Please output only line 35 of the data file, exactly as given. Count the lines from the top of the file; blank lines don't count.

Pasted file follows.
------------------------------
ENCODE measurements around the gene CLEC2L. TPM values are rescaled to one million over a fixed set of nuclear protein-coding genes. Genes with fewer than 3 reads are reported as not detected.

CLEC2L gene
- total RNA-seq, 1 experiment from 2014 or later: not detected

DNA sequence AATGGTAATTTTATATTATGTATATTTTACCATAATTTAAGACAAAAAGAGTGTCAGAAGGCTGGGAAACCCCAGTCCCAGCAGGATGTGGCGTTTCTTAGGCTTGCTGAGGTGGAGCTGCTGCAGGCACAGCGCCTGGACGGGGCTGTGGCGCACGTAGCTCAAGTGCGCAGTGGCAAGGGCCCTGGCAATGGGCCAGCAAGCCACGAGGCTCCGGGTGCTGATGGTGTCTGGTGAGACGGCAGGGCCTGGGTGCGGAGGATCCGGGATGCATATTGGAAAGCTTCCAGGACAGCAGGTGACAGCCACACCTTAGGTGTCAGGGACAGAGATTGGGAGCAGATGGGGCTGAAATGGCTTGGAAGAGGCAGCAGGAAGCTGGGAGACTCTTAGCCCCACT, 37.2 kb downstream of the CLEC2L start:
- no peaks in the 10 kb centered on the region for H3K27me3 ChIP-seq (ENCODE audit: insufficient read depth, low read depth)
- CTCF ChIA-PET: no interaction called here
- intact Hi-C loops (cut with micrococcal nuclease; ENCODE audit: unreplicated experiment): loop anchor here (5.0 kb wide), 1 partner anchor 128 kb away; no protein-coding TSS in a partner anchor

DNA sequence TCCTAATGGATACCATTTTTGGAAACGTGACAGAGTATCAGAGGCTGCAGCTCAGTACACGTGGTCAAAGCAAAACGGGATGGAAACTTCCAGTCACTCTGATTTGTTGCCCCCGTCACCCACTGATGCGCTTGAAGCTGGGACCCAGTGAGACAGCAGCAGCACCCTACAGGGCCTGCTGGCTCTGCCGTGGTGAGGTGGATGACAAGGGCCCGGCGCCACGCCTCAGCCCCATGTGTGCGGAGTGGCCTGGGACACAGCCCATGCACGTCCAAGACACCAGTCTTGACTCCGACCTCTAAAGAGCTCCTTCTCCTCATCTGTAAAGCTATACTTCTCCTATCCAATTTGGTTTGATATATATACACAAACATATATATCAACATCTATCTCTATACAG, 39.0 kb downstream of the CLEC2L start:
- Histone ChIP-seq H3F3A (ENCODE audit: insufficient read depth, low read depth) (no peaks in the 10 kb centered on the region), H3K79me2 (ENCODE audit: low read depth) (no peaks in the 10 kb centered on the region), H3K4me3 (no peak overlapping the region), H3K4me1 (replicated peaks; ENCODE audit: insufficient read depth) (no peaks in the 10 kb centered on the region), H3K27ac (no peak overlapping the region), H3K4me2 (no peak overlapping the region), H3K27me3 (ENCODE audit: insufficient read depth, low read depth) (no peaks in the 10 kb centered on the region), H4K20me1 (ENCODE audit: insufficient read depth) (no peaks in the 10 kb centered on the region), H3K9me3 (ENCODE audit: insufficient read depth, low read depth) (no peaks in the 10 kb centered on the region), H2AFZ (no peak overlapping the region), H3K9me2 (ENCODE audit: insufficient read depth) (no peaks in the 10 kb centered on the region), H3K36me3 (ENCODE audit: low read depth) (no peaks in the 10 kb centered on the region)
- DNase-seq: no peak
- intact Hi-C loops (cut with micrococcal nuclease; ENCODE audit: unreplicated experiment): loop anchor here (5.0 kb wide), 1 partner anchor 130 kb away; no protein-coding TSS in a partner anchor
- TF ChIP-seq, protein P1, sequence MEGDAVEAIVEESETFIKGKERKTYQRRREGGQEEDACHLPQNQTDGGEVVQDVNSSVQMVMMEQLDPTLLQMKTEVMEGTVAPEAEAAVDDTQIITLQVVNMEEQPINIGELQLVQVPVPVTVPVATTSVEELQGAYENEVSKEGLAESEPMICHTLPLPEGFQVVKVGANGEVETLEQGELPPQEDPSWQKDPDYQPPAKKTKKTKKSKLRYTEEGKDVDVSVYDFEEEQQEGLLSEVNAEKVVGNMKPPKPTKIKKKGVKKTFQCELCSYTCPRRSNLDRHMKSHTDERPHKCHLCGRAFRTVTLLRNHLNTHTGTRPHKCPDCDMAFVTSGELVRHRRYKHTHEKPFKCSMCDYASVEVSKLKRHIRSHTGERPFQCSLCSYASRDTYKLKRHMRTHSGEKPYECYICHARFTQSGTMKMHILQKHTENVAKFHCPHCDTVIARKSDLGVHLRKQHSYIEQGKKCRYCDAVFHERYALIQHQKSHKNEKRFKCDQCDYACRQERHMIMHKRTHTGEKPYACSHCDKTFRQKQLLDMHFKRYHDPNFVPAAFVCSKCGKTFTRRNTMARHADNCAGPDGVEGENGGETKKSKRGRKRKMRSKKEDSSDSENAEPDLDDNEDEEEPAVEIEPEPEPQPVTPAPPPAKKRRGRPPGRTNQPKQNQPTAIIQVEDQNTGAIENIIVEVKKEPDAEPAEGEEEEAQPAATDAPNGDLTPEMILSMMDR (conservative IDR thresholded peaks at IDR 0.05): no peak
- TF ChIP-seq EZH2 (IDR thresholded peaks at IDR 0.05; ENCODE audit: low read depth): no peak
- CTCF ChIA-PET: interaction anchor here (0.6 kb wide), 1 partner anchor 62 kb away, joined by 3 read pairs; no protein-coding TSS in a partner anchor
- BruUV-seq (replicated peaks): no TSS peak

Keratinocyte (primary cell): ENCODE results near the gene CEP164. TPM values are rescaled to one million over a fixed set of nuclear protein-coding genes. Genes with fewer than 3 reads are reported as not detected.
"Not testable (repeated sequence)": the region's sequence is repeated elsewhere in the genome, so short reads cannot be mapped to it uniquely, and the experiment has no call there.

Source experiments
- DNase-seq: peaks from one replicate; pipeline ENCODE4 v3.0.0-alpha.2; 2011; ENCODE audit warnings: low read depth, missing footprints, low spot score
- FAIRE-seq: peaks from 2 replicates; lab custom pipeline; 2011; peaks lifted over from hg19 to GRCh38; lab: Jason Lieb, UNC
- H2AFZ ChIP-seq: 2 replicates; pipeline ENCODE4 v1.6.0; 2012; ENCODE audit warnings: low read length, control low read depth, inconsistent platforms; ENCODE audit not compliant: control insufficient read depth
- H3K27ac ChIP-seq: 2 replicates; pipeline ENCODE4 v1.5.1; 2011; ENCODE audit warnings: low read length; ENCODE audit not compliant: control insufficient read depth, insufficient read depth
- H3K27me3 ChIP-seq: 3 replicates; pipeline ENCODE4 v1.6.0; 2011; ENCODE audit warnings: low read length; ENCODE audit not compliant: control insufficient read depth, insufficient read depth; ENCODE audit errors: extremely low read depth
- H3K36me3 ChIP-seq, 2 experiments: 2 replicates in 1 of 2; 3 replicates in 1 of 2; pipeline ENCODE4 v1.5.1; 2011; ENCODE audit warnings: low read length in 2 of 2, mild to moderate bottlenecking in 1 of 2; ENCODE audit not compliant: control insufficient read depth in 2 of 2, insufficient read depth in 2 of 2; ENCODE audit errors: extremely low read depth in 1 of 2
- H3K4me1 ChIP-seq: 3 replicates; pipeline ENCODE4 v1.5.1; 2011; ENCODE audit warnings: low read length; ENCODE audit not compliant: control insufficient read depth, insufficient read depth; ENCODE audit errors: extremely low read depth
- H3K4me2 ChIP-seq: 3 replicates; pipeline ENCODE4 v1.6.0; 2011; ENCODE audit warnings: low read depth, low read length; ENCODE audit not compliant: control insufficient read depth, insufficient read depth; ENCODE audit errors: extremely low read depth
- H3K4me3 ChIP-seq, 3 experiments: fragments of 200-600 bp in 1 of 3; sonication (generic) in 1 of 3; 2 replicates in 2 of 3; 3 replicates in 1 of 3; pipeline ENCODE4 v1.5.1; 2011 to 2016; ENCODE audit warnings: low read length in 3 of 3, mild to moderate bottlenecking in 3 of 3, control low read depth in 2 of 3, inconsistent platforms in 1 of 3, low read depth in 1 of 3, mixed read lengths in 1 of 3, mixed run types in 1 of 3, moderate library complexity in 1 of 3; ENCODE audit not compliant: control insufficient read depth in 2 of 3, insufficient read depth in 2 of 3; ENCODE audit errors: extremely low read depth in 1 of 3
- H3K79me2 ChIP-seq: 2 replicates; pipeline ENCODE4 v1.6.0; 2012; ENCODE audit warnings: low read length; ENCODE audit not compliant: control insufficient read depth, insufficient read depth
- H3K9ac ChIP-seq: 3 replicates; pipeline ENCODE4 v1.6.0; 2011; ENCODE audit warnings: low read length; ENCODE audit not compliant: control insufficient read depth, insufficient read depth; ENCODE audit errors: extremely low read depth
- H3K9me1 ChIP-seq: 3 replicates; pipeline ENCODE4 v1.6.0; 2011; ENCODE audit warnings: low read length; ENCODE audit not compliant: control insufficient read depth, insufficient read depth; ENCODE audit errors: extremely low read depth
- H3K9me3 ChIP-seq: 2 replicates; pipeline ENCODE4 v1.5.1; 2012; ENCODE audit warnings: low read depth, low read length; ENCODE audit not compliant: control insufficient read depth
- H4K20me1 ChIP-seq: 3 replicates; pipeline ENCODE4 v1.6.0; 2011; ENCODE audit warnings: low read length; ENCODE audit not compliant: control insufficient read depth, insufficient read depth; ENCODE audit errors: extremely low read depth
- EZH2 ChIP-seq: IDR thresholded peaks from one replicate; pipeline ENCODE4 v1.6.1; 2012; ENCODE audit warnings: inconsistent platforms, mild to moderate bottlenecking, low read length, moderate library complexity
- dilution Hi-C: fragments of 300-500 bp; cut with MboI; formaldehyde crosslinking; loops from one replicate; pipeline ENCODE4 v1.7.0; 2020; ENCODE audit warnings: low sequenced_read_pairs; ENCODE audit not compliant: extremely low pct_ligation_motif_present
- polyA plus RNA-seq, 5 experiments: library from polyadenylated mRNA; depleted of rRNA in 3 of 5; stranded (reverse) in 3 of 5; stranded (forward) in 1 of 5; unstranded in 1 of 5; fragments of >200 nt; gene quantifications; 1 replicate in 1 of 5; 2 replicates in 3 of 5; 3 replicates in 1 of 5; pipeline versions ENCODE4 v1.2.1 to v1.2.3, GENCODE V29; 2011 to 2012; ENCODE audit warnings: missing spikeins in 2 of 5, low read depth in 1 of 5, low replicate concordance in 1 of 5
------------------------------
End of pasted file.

- polyA plus RNA-seq, 5 experiments: library from polyadenylated mRNA; depleted of rRNA in 3 of 5; stranded (reverse) in 3 of 5; stranded (forward) in 1 of 5; unstranded in 1 of 5; fragments of >200 nt; gene quantifications; 1 replicate in 1 of 5; 2 replicates in 3 of 5; 3 replicates in 1 of 5; pipeline versions ENCODE4 v1.2.1 to v1.2.3, GENCODE V29; 2011 to 2012; ENCODE audit warnings: missing spikeins in 2 of 5, low read depth in 1 of 5, low replicate concordance in 1 of 5